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dc.contributor.authorCheckley William-
dc.contributor.authorHassen Ghannem-
dc.contributor.authorVilma Irazola-
dc.contributor.authorLevitt Naomi S-
dc.contributor.authorMiranda Jaime-
dc.contributor.authorLouis Niessen-
dc.contributor.authorRabadán-Diehl Cristina-
dc.contributor.authorKimaiyo Sylvester-
dc.contributor.authorDorairaj Prabhakaran-
dc.contributor.authorRamirez-Zea Manuel-
dc.contributor.authorAdolfo Rubinstein-
dc.contributor.authorSigamani Alben-
dc.contributor.authorSmith Richard-
dc.contributor.authorTandon Nikhil-
dc.contributor.authorYangfeng Wu-
dc.contributor.authorXavier Denis-
dc.contributor.authorLijing L.Y-
dc.description.abstractNoncommunicable disease (NCD), comprising cardiovascular disease, stroke, diabetes, and chronic obstructive pulmonary disease, are increasing in incidence rapidly in low- and middle-income countries (LMICs). Some patients have access to the same treatments available in high-income countries, but most do not, and different strategies are needed. Most research on noncommunicable diseases has been conducted in high-income countries, but the need for research in LMICs has been recognized. LMICs can learn from high-income countries, but they need to devise their own systems that emphasize primary care, the use of community health workers, and sometimes the use of mobile technology. The World Health Organization has identified “best buys” it advocates as interventions in LMICs. Non-laboratory-based risk scores can be used to identify those at high risk. Targeting interventions to those at high risk for developing diabetes has been shown to work in LMICs. Indoor cooking with biomass fuels is an important cause of chronic obstructive pulmonary disease in LMICs, and improved cookstoves with chimneys may be effective in the prevention of chronic diseases.en_US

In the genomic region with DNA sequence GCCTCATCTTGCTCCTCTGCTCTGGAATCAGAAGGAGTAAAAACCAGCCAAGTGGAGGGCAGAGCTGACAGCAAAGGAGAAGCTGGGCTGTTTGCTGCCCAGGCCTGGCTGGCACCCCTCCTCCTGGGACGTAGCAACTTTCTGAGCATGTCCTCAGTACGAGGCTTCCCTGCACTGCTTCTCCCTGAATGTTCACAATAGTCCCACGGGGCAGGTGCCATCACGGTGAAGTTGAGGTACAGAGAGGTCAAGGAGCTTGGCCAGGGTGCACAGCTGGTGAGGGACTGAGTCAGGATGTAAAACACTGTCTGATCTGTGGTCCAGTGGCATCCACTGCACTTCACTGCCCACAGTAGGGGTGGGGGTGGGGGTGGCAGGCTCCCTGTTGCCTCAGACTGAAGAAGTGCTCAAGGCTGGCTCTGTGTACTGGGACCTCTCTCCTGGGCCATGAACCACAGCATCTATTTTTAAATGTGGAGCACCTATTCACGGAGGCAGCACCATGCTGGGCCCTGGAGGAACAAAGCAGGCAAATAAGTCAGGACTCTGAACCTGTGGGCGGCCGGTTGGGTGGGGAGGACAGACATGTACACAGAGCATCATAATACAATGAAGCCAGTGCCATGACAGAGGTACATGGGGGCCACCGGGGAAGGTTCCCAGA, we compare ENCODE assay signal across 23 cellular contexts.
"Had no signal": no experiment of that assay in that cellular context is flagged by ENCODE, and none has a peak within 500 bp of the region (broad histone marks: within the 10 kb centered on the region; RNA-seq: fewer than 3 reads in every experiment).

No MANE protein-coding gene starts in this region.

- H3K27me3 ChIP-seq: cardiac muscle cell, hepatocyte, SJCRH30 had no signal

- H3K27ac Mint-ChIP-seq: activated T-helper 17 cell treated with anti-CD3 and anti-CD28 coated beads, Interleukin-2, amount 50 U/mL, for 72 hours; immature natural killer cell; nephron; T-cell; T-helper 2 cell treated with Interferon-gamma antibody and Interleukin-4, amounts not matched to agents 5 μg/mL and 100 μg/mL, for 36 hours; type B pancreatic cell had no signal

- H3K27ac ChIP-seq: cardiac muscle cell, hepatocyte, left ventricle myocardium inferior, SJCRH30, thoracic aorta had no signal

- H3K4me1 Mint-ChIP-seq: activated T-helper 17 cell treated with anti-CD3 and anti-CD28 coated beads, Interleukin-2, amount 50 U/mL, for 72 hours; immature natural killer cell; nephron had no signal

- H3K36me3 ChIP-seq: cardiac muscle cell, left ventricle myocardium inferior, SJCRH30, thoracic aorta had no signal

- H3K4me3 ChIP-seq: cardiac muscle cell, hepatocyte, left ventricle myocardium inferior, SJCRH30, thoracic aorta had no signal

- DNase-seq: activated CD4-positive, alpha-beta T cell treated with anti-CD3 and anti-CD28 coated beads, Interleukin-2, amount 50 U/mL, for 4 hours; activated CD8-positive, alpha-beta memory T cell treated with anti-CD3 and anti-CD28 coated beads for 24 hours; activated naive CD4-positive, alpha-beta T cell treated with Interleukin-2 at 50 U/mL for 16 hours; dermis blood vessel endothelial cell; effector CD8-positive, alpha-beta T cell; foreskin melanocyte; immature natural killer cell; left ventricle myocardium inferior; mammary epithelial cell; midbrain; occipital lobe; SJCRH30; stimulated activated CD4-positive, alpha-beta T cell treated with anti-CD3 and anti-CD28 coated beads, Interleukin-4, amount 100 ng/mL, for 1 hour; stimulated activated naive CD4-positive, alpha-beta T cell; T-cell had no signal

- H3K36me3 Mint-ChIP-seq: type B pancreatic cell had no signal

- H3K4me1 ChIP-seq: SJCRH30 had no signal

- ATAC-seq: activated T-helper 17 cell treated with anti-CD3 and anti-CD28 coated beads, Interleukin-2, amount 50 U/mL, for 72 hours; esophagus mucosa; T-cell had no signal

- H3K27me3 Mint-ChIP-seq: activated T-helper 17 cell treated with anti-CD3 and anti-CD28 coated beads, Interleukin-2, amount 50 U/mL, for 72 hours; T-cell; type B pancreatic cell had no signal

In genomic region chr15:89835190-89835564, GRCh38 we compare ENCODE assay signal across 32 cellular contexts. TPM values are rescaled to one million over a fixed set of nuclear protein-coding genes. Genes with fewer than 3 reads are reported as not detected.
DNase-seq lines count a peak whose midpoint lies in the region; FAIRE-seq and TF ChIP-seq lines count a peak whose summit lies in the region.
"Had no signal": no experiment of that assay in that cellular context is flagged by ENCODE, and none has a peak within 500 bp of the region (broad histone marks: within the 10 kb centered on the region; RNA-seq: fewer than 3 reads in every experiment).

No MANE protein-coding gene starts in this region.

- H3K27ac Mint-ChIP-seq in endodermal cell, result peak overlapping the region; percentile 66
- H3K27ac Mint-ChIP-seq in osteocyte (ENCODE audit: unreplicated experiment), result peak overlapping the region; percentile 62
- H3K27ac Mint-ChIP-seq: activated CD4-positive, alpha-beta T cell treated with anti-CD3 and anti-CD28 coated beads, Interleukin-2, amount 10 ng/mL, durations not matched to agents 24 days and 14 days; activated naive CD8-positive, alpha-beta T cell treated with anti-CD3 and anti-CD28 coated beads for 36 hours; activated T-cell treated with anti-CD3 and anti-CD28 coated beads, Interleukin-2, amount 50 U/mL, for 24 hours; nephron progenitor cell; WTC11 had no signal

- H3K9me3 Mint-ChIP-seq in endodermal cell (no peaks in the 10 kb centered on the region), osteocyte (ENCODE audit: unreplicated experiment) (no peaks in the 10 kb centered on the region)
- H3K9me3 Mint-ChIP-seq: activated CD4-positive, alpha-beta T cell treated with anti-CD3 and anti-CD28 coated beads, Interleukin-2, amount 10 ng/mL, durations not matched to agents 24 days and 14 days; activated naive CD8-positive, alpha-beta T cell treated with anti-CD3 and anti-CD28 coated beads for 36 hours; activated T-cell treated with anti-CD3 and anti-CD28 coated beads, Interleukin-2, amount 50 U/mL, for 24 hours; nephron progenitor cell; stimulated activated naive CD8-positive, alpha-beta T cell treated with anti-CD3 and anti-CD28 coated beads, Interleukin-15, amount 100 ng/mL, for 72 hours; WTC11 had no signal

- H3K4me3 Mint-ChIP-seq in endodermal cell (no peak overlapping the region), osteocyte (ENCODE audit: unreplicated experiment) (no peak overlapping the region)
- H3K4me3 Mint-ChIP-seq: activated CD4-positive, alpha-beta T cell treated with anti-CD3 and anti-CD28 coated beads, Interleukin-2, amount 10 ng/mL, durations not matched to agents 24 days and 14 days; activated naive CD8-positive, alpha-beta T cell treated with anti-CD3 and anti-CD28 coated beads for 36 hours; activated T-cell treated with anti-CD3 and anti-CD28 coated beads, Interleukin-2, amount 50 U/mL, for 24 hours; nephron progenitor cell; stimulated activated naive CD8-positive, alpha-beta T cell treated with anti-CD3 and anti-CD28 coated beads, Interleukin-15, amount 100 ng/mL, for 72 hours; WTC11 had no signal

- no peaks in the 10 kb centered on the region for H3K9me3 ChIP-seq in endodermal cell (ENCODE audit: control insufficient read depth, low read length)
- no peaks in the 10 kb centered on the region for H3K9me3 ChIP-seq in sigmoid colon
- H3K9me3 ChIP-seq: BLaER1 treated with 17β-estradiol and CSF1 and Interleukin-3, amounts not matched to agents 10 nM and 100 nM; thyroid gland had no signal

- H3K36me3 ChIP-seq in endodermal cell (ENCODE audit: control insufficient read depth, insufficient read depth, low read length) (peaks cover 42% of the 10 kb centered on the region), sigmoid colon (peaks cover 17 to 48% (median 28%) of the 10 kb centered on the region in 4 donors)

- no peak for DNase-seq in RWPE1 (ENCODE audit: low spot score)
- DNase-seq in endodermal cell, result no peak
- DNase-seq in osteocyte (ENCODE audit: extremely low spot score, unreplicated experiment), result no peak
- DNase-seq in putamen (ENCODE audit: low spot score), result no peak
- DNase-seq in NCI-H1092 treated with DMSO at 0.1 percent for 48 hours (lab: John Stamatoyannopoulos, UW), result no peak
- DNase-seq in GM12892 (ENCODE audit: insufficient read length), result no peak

dc.publisherElsevier Ltd.en_US
dc.titleManagement of NCD in Low- and Middle-Income Countriesen_US
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